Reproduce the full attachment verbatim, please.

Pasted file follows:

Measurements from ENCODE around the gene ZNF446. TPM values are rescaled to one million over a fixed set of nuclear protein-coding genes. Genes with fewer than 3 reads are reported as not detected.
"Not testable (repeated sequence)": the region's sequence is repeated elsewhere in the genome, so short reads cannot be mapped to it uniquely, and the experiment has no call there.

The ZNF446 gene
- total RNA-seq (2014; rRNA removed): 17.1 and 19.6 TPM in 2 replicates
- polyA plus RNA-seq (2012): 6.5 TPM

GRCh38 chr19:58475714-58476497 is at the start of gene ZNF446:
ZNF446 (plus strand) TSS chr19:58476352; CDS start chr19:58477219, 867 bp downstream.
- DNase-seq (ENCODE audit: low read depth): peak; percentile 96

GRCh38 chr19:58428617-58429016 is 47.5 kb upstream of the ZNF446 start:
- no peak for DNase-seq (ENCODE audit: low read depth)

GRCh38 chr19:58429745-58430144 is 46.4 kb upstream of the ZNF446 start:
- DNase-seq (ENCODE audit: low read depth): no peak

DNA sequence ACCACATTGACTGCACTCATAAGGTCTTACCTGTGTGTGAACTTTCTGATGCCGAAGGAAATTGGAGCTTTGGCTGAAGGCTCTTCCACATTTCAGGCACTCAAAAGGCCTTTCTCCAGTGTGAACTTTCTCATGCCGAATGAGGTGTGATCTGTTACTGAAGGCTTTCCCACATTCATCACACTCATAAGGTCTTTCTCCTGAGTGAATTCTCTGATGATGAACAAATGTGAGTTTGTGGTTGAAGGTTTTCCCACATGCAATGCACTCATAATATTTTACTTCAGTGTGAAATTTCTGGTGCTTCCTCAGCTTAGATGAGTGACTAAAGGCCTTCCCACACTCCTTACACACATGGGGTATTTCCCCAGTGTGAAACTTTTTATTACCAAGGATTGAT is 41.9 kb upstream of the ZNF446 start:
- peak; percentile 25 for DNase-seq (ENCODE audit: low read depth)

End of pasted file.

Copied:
Measurements from ENCODE around the gene ZNF446. TPM values are rescaled to one million over a fixed set of nuclear protein-coding genes. Genes with fewer than 3 reads are reported as not detected.
"Not testable (repeated sequence)": the region's sequence is repeated elsewhere in the genome, so short reads cannot be mapped to it uniquely, and the experiment has no call there.

The ZNF446 gene
- total RNA-seq (2014; rRNA removed): 17.1 and 19.6 TPM in 2 replicates
- polyA plus RNA-seq (2012): 6.5 TPM

GRCh38 chr19:58475714-58476497 is at the start of gene ZNF446:
ZNF446 (plus strand) TSS chr19:58476352; CDS start chr19:58477219, 867 bp downstream.
- DNase-seq (ENCODE audit: low read depth): peak; percentile 96

GRCh38 chr19:58428617-58429016 is 47.5 kb upstream of the ZNF446 start:
- no peak for DNase-seq (ENCODE audit: low read depth)

GRCh38 chr19:58429745-58430144 is 46.4 kb upstream of the ZNF446 start:
- DNase-seq (ENCODE audit: low read depth): no peak

DNA sequence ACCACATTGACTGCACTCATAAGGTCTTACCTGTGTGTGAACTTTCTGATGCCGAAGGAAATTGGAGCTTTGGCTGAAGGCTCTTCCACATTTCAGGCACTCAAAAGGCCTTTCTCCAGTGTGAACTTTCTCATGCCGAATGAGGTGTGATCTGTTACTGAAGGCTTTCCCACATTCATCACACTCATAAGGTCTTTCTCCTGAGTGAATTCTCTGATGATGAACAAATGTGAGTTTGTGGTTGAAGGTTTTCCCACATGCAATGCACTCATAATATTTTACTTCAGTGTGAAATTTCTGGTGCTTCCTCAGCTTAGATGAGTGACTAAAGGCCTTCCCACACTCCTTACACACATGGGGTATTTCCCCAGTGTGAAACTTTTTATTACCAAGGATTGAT is 41.9 kb upstream of the ZNF446 start:
- peak; percentile 25 for DNase-seq (ENCODE audit: low read depth)